Tuesday, June 5, 2018

"The Golden Spruce" by John Vaillant


One place I want to visit is Haida Gwaii (formerly known as the Queen Charlotte Islands). This island archipelago is 90 km (56 miles) by ferry from Prince Rupert on the northern British Columbia coast.

Speaking of ferries, I get some of my best books about BC in the gift shop on the ferry between Horseshoe Bay and Langdale on the Sunshine Coast. That's where I found The Golden Spruce (Vintage Canada, 2006) by John Vaillant.

The Golden Spruce was a 300 year-old yellow-coloured Sitka spruce located on Graham Island in Haida Gwaii. It grew from a minute seed that sprouted around 1700 into a massive tree "sixteen storeys tall and more than six metres around." This amazing biological wonder was the result of a rare genetic mutation that thrived along the bank of the Yakoun River in a rich, fertile lowland called a "spruce flat."

Vaillant likens the Golden Spruce to the bumblebee which can miraculously fly despite having less than aerodynamic characteristics. With limited chlorophyll in its needles, the carotenoids (the same substance that makes fall leaves turn red, yellow and orange) shine through. Not surprisingly, this unique tree had special significance to the Haida First Nation. It also made it a prime target for Grant Hadwin, a former logger turned environmentalist. The Golden Spruce is the story of the tree and its demise at Grant Hadwin's hands in 1977 and so much more.

John Vaillant artfully weaves together the history of Haida Gwaii's discovery, Haida inhabitants, logging practices in British Columbia, and the life of Grant Hadwin. The author is a master at blending facts and background information into a story that grabs the reader. I enjoyed it very much even though the event itself was a sad occurrence. If you are looking for a book that gives an unbiased depiction of logging and life in remote areas in British Columbia, I highly recommend The Golden Spruce.

http://www.amazon.com/Gumboot-Girls-Adventure-Survival-Columbias-ebook/dp/B00MOPMJPS/ref=tmm_kin_swatch_0?_encoding=UTF8&sr=&qid=The story of Grant Hadwin and the Golden Spruce was also made into an award winning film called Hadwin's Judgement in 2015.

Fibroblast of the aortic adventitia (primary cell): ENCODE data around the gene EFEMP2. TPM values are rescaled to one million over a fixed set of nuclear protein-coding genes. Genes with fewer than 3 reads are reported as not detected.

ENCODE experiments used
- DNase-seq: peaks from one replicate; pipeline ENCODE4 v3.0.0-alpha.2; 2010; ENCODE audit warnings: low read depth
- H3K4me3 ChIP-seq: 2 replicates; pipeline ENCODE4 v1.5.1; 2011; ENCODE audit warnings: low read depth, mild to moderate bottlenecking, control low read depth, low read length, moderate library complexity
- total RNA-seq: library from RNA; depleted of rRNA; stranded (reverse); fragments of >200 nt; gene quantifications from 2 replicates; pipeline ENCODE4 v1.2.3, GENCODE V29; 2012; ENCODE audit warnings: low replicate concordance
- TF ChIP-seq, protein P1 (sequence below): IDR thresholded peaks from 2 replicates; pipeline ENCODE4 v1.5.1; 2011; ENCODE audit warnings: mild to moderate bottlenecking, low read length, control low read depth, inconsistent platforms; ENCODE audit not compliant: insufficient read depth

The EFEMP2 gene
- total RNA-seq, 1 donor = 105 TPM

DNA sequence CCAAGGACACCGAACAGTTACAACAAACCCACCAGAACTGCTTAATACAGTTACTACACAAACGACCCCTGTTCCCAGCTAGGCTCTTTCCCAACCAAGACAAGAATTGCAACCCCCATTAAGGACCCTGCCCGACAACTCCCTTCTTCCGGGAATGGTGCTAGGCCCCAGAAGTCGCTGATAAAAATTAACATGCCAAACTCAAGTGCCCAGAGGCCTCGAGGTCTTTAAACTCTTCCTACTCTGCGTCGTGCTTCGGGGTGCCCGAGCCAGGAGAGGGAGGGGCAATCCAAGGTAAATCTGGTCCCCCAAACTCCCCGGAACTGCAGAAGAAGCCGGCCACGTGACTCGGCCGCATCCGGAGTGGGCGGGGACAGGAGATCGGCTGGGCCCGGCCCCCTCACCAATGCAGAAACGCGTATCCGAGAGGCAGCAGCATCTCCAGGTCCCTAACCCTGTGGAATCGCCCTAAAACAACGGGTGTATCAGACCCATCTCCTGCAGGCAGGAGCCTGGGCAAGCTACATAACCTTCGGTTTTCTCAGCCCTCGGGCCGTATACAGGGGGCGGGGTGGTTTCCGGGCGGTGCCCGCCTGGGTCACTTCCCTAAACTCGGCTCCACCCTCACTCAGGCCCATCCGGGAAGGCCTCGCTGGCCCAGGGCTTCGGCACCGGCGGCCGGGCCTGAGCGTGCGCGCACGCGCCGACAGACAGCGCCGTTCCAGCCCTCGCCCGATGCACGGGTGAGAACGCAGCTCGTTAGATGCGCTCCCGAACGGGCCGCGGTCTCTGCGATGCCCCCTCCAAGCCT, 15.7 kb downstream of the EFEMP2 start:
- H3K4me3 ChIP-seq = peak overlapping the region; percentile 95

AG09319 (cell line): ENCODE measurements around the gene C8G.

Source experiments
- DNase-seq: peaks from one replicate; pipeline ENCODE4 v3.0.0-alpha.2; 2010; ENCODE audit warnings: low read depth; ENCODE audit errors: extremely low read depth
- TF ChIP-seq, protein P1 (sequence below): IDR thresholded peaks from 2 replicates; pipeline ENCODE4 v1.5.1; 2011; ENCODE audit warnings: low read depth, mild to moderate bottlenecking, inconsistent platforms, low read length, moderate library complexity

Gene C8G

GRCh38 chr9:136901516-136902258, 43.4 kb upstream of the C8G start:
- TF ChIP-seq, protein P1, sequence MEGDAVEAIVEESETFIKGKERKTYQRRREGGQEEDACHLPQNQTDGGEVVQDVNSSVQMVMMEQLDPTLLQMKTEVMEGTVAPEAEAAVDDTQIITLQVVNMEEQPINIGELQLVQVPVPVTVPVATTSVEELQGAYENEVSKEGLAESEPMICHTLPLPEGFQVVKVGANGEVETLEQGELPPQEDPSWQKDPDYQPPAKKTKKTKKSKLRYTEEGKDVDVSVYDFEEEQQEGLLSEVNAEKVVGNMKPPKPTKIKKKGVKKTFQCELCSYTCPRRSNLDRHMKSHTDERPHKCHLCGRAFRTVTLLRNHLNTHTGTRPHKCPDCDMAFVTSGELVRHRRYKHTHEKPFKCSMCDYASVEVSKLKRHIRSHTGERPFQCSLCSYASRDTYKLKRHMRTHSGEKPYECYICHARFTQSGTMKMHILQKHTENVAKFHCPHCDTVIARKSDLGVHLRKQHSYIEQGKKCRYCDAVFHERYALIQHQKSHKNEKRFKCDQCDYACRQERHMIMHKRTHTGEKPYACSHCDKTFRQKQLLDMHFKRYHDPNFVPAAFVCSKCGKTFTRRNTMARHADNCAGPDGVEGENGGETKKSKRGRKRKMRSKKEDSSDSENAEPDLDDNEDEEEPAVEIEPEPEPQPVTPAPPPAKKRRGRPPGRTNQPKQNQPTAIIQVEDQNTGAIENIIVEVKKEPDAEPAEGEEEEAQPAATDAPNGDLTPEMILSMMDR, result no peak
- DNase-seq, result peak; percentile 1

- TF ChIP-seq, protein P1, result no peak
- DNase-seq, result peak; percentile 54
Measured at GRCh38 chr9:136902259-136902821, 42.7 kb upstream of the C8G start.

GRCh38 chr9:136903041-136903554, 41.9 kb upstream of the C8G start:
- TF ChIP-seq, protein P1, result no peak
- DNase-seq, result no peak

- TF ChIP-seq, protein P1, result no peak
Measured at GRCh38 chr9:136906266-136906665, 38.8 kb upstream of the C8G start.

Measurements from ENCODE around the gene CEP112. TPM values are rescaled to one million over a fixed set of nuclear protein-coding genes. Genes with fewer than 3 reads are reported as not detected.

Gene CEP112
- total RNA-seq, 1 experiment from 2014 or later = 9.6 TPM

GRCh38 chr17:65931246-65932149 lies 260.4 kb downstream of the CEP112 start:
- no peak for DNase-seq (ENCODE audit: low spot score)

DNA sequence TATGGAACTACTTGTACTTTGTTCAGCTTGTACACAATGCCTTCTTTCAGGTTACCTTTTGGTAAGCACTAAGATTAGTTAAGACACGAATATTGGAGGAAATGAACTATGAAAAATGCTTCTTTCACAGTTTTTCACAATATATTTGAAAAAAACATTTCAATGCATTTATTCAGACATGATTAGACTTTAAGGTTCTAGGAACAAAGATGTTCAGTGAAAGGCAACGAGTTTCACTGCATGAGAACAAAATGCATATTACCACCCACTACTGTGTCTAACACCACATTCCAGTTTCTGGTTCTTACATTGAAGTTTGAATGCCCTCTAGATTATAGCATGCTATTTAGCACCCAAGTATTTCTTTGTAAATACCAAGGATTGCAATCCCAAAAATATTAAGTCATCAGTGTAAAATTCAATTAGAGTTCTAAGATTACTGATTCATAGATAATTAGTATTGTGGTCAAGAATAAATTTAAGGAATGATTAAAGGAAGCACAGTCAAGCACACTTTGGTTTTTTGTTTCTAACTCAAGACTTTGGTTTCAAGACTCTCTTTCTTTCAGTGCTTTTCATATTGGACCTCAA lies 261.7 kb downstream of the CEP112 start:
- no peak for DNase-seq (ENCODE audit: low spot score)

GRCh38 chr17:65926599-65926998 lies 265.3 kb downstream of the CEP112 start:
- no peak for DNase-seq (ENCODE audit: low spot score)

Have I piqued your interest in Haida Gwaii? You might also like a book that is a favourite of mine, Gumboot Girls by Jane Wilde and edited by Lou Allison (Caitlan Press, 2014). It's a compilation of memoir vignettes of adventurous women who lived in Haida Gwaii and Prince Rupert in the 1960s and 70s. You can find out more about these women on their Facebook page Gumboot Girls.


I was featured on Stone Cottage Adventures for Words on Wednesday for writing tips, stories, book reviews/tours, poetry, blog posts, current events/facts, and publishing books. - Margy

10 comments :

  1. I love to visit remote islands with cool history too. Thanks for the recommendation!

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    1. You are welcome. I love taking our ocean boat out to the island and around Desolation Sound. I just like to do it in the shoulder season when the majority of tourists have gone home. - Margy

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  2. This kind of stuff is so discouraging. I remember our first visit to Vancouver Island in the late sixties there was a big argument going on about "clear cutting there. It make me sick to think of those beautiful mountain stripped to the bon...:(

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    1. Fortunately where I live the local logging company uses better practices. They replant and move around so nothing is clear cut. - Margy

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  3. What a shame to destroy such an amazing tree. It must have been gigantic to see. Glad you enjoyed the book though.

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    1. The author said sixteen storeys. That is massive. At 10 feet in an average storey that's 160 feet tall. - Margy

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  4. Fascinating story about the Spruce … I have added this book and the Gumboot Girls to my reading list. Thanks for your recent visit to my blog - laughed out loud at your comment!

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    1. Glad I could brighten your day, and reading list. - Margy

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  5. So sad that an environmentalist cut this amazing tree down. Guess I'll have to read the book to find out why!!!

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    1. He wanted to make a point, but it was such an awful way to do it. - Margy

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Thanks for stopping by. Comments, questions, and suggestions are always welcome. - Margy